An Annotated & Illustrated Collection of Worldwide Links
to Mythologies, Fairy Tales & Folklore,
Sacred Arts & Traditions

Kathleen Jenks, Ph.D.



Goddesses of Indigenous Peoples:
Ptesan-Wi, White Buffalo Woman, Goddess of the Lakota
 Sandra Stanton (used with permission)

Author's Note:
26 October 1998

Once I start more sections, I'll begin splitting this opening page into additional separate files (see below for the "Table of Contents").  In the meantime, an excellent starting point if you wish to work on your own is this vast, comprehensive link to the Arts & Humanities page of NativeWeb:

Goddesses of Indigenous Peoples:
Oshun, West African Yoruba Goddess of rivers, love, dance
Sandra Stanton (used with permission)

"Indigenous Peoples" has been the most difficult category to organize.  Originally, I tried to keep everything based on geography.  Thus, for example, the Maori were a subset under New Zealand.  But they were the only subset (the mythology and sacred traditions of white New Zealanders are derived from Europe and I had no reason to give them their own section side by side with the Maori).  As such examples grew, I realized that geographical categories were too awkward.  So I decided to have a section called "Indigenous Peoples."

I am aware that definitions of "indigenous" can be problematic and subject to hostile multi-cultural scrutiny.  For the sake of simplicity, by "indigenous," I mean a still-surving people who were the original (or at least among the most ancient) inhabitants of a land before those lands were turned into colonies by peoples of another culture who invariably considered themselves "superior" to the "natives."  By "indigenous," I also mean a people who still maintain some contact with their ancient ways, ceremonies, beliefs, arts, ways of healing, birthing, dying.  Finally, by "indigenous," I mean a people who have generally been marginalized and oppressed by the newcomers, but who, despite this, sustain a larger visionary sense of their own worth in the web of life.

Goddesses of Indigenous Peoples:
      Chalchihuitlicue, Aztec Goddess of Rain;  Yemaya, West African Yoruba Mother of the Sea
Sandra Stanton (used with permission)

Another of the Author's Notes:
2 July 1999

Despite vast differences among the world's indigenous peoples, one common thread among many of them is a deep respect for the powers of the Divine Feminine.  Since this thread is conspicuously absent from the West's three monotheisms, I have chosen to illustrate this page with seven extraordinary goddesses, each one sacred to the indigenous people (or their direct descendents) of her land.  These have been meticulously researched and painted by a brilliant artist, Sandra Stanton.  If you click on the link to her home page, you'll find sacred lore on each goddess (listed alphabetically) along with historical data on the ancient art appearing with each one.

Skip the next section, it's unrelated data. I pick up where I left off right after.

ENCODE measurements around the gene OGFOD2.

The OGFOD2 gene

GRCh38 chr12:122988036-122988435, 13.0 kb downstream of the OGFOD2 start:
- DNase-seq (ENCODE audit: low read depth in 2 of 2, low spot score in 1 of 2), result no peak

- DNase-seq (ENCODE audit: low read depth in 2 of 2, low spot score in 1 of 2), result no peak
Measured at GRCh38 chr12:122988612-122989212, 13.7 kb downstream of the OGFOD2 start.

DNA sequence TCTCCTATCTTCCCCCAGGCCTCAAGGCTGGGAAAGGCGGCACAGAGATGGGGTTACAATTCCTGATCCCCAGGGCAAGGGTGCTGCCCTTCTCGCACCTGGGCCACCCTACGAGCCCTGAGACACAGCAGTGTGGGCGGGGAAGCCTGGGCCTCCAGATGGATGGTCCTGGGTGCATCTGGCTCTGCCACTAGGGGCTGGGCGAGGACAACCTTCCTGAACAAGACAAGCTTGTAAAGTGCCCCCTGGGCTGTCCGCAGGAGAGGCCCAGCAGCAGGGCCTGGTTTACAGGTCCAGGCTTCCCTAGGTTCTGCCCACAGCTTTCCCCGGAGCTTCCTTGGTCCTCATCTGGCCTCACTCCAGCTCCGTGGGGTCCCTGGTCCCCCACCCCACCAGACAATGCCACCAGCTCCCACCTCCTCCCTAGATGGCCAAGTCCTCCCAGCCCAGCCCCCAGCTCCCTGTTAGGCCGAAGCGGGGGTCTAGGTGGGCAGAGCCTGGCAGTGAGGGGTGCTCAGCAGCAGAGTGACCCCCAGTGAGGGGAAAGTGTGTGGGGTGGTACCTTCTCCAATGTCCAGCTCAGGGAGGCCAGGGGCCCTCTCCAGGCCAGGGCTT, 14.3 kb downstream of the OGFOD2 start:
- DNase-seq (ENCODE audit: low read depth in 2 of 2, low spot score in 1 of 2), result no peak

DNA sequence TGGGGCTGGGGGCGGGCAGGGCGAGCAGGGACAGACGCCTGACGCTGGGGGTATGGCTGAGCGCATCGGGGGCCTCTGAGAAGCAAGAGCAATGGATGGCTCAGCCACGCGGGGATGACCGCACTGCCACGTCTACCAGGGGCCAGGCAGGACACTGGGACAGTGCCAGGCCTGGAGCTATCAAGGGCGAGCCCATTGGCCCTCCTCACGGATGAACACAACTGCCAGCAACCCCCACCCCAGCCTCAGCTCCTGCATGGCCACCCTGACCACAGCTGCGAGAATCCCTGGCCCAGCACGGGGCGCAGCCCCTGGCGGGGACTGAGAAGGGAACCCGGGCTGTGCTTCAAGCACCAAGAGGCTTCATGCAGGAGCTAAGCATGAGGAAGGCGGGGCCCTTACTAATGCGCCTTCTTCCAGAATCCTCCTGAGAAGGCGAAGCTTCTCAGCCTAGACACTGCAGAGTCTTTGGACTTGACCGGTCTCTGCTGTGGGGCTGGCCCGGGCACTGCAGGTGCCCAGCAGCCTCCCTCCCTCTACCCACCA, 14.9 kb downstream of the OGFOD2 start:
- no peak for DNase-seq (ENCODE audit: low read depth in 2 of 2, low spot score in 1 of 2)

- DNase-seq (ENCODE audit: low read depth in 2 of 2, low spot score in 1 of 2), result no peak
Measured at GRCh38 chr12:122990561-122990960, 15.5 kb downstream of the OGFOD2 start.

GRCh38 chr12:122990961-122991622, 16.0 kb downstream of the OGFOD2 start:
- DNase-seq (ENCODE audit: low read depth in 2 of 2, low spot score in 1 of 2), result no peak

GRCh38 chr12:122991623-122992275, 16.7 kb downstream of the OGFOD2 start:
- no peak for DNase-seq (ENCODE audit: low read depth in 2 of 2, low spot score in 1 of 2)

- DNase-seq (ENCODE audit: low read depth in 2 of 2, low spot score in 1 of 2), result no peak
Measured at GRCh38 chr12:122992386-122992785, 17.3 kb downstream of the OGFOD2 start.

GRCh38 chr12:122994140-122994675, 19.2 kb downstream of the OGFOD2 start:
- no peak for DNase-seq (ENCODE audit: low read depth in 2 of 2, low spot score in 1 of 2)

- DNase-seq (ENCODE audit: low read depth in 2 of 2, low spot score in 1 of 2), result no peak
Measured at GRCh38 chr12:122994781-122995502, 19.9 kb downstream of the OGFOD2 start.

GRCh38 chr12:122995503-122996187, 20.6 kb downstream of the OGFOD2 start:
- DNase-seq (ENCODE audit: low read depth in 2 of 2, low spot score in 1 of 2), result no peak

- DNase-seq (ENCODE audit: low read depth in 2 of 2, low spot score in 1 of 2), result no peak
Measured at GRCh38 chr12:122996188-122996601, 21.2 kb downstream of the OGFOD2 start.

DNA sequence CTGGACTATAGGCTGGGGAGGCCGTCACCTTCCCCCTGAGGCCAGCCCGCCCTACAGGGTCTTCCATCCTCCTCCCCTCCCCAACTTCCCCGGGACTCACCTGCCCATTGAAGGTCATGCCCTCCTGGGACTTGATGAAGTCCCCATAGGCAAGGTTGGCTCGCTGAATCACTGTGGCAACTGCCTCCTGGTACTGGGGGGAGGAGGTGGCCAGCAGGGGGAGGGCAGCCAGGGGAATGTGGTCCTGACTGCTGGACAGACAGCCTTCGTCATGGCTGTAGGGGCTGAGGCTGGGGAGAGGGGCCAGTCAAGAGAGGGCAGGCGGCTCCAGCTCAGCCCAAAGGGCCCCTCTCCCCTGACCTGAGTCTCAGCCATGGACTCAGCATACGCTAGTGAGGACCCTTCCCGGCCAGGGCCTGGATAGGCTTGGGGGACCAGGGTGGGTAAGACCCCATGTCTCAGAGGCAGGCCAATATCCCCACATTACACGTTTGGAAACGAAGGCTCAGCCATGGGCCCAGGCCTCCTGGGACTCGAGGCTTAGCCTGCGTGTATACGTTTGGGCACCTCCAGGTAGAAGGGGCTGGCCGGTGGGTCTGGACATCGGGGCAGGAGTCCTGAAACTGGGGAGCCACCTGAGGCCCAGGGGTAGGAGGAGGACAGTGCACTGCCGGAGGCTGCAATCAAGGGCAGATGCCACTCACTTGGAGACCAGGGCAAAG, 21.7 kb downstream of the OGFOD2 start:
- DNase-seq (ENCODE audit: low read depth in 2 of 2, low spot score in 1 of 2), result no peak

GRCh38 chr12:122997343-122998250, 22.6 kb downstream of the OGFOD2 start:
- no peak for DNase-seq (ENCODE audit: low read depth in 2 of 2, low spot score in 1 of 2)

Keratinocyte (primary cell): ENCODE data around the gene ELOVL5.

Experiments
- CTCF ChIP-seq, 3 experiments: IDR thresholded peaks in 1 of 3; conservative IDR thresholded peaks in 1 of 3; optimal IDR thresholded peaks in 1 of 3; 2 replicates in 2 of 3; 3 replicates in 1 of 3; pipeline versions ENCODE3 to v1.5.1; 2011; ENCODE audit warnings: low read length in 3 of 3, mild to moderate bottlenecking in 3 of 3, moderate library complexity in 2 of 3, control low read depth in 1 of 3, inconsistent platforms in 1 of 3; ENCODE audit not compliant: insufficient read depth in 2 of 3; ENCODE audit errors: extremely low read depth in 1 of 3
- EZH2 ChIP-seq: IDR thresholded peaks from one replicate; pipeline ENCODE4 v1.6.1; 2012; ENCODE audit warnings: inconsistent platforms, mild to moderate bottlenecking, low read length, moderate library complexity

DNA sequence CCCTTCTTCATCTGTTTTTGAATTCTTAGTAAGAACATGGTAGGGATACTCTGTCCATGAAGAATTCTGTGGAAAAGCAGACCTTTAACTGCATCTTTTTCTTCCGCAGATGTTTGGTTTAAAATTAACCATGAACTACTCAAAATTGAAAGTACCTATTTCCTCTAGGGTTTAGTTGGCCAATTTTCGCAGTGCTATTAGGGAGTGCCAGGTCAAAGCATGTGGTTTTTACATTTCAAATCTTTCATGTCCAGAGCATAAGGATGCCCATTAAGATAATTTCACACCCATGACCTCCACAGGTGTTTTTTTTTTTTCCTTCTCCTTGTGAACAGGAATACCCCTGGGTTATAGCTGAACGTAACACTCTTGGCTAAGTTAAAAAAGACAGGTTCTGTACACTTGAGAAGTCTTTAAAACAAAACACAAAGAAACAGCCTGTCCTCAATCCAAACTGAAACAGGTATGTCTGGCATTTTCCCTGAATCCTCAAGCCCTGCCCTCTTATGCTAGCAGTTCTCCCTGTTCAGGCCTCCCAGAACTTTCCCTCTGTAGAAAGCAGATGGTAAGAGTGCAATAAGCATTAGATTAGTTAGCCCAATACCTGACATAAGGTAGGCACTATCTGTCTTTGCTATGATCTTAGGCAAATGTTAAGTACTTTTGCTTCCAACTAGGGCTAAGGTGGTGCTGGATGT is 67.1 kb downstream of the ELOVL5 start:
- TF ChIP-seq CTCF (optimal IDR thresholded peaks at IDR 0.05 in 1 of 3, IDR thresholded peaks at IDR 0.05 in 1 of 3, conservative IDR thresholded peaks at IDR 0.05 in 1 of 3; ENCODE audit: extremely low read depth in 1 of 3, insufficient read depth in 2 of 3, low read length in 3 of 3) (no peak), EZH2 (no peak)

Goddesses of Indigenous Peoples:
Pele, Hawaiian Goddess of fire and volcano; Erzulie, Haitian Goddess of rivers, love and dance
Sandra Stanton (used with permission)


Goddesses of Indigenous Peoples:
Mawu, the wise Creator/Moon Goddess from the Dahomey region in West Africa
Sandra Stanton (used with permission)

Note: also see "Sub-Saharan Africa"; "The Sahara"; and "Eastern Europe" (for indigenous Eurasian, but non-circumpolar, peoples)



North America
Canada's First Peoples
Native Americans
Latin America
  [FYI: this Latin American page is linked to my separate Latin American "features": Lore & History of Chocolate and Lore & History of Maize.]

Meso (Central) America & the Caribbean            [forthcoming]

Dia de los Muertos /
Day of the Dead
[Special feature page on Mexico]
South America
Amazonian Peoples

Andean Peoples
(Ecuador, Peru, Bolivia & northern Chile)

Patagonian Peoples [forthcoming]

Peoples of Other South American           Regions [forthcoming]




Up to Europe's Opening Page

Down to the Near East

Back to the HOME PAGE

If you have comments or suggestions, my email address is near the bottom of my Home Page.

This page created with Netscape Gold 3.01
Technical assistance: William Weeks

Text and Design:
Copyright 1998-2000 by Kathleen Jenks, Ph.D.

Latest Updates:
12 July 1999; 11 April 2000; 4 June 2000